From a branding perspective, how should we be thinking about the MoneyGram Haas F1 team going forward? How are you beginning to see it impact the brand?
There’s two fundamental opportunities within the space. First and foremost, there’s the opportunity to really promote our brand through Formula One for our consumers. Not every single race, but most races this year we’ve done some big cash giveaways, and we’ve done a trip of a lifetime: win a trip to the Formula One in Australia.
We had a young student from Nepal win an opportunity to attend the three days, meet Guenther Steiner, talk about hiking and expedition climbing with him. A very unique opportunity for a young kid who made it from Nepal to Australia, and sends money back home to support his family.
In Barcelona, we had a young man who is Ukrainian, who sends money back home to support his grandparents who are still in Ukraine, his parents are in Spain. So a big opportunity for him. Interestingly, he wasn’t the world’s biggest Formula One fan, but was absolutely blown away by the race. The gentleman in Nepal was a big Formula One fan, so for him it was life-changing.
Getting that exposure, being able to promote consumers using moneygram.com, they can enrol to win, and then getting those tangible proof points out, that is very unique in Formula One right now, and there’s no one else who’s really creating those opportunities from a direct-to-consumer perspective.
There’s a lot of B2B in Formula One, and I think being able to make Formula One tangible, and realise a dream for everyday consumers, is really pretty cool.
On the branding side, it’s been a huge success over the course of the first half of the year, in the sense that we are getting extraordinary amounts of TV coverage. We’re getting extraordinary amounts of recognition of the MoneyGram name and brand in markets and industries where you would never have seen us before.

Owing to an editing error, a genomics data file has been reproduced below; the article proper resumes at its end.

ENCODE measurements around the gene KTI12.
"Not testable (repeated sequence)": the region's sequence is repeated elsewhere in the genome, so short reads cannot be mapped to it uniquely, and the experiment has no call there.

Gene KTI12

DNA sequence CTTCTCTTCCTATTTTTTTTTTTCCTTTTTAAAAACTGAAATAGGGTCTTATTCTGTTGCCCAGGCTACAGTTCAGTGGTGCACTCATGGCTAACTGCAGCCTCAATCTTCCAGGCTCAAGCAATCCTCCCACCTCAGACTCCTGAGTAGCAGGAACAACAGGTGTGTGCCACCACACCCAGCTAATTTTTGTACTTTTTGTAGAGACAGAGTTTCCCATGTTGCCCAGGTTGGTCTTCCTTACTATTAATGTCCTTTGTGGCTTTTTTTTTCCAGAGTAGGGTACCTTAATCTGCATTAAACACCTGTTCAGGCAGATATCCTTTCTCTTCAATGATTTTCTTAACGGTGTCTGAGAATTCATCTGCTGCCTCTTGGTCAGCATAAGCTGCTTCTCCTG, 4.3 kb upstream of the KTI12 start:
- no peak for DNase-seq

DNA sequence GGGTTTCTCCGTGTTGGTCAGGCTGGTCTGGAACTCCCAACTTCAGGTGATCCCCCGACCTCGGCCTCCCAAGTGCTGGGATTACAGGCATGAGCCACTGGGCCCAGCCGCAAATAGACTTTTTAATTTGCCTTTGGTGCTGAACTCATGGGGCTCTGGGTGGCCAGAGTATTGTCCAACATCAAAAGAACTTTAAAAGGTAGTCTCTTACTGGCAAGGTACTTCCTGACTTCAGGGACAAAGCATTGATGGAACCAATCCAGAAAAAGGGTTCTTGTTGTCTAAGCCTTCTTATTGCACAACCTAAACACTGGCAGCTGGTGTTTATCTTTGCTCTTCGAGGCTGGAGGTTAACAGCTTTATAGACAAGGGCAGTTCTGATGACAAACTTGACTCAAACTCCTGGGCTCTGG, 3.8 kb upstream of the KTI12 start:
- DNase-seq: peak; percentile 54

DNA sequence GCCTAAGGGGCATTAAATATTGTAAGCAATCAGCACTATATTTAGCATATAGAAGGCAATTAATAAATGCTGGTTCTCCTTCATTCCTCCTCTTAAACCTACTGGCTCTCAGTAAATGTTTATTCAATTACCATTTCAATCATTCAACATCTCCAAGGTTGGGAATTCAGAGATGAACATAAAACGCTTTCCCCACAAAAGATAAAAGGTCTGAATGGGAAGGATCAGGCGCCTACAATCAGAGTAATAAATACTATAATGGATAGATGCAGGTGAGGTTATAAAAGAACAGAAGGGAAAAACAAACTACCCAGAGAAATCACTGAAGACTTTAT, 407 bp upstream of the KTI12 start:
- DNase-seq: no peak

When we think about the challenge of repositioning the brand; elevating the brand across 200 countries and territories; having hundreds of millions of viewers every week across all the various news channels – Sky Sports, ESPN, all the coverage, the general every day NBCs and CBSs and others who are picking up on Formula One stories as they travel through their local markets – has been great.
We’re seeing the brand pop up in many different places. We’re doing a lot of measurements along the way, so that brand elevation and brand exposure and expansion takes a little bit longer than the actual direct-to-consumer activities, but thus far it’s been very, very good for us.
We’ve got a team that is not at the top of the pack, but on the other hand, everyone likes to root for the underdog. Guenther Steiner is a fan favourite, in the sense of being one of the most dynamic team principals out there. So to have him talking about the MoneyGram brand, for us to be able to associate with his increasing fame and fortune, is really, really good for us as well.
I’m quite pleased with that and I think we’ve seen a lot of good feedback so far. 100% of the feedback that I’ve seen has been positive.
Entering stealth mode: Focuses for MoneyGram
Is there anything else you want to mention?
The company is in great shape. I enjoyed being in the public markets. I’m excited about the opportunity to do some things in a little bit of stealth mode here in the private world, but we’ve got a lot we want to do.
We want to continue to focus on the importance of the service, the social responsibility around it, the promotion of financial inclusion, but creating a great experience, creating an affordable price point, expanding our focus on financial services and really expanding the addressable market.
I think that bringing in new consumers that have a cross-border need, that aren’t that traditional remittance customer all the time, is a really important evolution of the company and the brand. So we’re excited about that.
We’ve got some new products coming later this year, some upgrades to a bunch of our services, which we’re really excited about. As the brand elevates, the products will elevate, and you’ll get a bit of a back and forth there as we go forward. So, very exciting things ahead and I certainly look forward to talking to you more about those.
Alex, thank you.